The decision to pay Hamilton Green a pension for services between 1985 and 1992 equivalent to what the current Prime Minister would earn on retirement, is discriminatory when compared to the pittance of 50% on the minimum public service scale paid to those pensioners who gave over 33 years of faithful service within the public service, inclusive of the same period.
His twenty million per year as reported in one newspaper is equivalent to the payment of sixty-seven pensioners yearly, at an income of $25,000.00 per month. How can we rationalize one man being paid a pension of $20,000,000.00 a year while the other retirees have to live on $300,000.00 per year? Most of these pensioners would have held senior positions in the public service, yet they were paid 50% on the minimum scale.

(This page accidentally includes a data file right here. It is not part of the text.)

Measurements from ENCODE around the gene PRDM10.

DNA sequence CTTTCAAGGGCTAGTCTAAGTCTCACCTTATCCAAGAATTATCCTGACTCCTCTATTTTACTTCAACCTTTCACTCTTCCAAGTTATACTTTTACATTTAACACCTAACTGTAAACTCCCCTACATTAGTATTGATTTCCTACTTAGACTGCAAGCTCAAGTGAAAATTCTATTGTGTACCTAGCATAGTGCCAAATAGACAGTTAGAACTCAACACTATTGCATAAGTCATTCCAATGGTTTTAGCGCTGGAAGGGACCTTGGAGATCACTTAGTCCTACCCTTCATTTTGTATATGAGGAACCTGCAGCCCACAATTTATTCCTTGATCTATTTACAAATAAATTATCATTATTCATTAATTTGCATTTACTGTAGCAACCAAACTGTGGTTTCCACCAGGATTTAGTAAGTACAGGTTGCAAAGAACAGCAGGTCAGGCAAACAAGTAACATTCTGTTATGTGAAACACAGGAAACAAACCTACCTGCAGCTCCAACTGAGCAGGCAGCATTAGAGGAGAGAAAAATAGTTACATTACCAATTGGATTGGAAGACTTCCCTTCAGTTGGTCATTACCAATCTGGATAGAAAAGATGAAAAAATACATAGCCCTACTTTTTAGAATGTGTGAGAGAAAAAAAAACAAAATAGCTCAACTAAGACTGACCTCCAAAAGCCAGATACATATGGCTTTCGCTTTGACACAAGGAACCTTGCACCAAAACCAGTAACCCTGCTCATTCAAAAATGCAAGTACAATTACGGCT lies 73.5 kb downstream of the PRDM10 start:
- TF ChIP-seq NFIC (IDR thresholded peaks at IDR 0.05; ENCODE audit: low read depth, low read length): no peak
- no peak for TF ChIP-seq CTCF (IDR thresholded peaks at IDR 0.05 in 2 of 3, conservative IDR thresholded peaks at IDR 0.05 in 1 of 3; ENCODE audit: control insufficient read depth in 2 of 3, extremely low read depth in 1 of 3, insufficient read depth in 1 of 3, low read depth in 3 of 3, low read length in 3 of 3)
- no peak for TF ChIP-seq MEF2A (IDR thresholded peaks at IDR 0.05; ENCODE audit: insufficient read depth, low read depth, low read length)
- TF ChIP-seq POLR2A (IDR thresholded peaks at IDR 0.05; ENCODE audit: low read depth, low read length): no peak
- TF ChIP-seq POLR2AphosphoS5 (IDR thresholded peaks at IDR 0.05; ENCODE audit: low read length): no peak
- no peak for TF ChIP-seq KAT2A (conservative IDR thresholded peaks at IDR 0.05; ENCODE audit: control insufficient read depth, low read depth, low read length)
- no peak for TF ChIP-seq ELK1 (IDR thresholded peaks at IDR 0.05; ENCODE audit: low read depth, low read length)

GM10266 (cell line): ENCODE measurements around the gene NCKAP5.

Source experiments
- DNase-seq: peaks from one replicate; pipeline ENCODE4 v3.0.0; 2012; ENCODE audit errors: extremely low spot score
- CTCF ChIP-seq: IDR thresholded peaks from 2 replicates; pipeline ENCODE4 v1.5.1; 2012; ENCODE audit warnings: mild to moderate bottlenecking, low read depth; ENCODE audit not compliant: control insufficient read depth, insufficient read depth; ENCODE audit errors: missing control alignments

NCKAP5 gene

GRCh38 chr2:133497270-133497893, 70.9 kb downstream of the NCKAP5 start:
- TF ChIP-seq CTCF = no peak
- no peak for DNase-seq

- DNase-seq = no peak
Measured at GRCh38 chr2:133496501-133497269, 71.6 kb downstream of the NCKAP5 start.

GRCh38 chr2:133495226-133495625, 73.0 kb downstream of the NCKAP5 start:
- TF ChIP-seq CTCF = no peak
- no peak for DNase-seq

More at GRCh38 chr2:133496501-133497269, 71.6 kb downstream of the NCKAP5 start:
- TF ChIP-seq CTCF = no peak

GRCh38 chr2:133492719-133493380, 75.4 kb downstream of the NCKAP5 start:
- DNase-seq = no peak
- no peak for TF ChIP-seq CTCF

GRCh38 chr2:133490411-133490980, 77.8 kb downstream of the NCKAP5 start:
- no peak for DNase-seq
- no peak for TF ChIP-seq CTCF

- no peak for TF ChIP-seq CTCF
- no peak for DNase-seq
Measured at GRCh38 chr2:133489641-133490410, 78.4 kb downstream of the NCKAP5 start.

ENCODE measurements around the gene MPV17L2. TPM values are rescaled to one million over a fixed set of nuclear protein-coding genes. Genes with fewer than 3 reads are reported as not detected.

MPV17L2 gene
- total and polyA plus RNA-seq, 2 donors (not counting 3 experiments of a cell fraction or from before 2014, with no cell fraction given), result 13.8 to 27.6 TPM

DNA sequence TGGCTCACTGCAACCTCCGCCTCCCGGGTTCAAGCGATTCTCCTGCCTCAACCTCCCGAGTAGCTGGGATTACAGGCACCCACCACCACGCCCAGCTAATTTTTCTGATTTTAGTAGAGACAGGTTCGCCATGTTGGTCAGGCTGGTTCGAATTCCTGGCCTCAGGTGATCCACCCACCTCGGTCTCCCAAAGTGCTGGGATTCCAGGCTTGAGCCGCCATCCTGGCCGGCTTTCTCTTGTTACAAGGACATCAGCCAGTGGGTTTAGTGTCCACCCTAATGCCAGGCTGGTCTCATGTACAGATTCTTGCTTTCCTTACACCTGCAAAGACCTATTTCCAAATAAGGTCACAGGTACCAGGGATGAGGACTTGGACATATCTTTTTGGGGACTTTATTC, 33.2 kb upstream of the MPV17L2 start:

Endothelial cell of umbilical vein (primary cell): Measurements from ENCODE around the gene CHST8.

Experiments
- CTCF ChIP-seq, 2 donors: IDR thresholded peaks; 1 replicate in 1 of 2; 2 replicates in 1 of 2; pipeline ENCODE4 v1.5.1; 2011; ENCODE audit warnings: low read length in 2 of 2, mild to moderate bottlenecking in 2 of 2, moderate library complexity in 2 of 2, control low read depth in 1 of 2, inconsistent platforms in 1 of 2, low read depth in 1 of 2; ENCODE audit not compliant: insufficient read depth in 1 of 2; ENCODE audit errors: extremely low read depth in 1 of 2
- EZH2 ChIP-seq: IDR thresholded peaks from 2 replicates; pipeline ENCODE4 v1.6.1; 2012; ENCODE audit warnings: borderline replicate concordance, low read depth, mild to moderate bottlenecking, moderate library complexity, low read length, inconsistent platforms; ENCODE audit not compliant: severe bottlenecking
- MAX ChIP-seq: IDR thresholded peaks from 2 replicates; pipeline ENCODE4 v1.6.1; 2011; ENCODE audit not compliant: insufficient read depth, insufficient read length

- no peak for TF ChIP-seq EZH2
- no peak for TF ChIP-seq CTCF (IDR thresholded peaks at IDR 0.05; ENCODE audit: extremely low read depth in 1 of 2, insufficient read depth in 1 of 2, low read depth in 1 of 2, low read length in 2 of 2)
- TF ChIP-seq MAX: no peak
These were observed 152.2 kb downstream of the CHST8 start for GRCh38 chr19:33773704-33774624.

In view of the criteria used to pay Mr Green a livable pension, can the Finance Minister now decide to pay all retirees two thirds of the minimum scale in keeping with the Pension Act, or alternatively pay 50% on the scale, as currently obtained, under which public servants retired during that period. The same should apply to those retired UG lecturers who assisted in shaping the lives of many young people.
This group of pensioners would gradually be phased out through death, but in the meanwhile any increase in income can assist in the payment of medical bills as a result of attrition.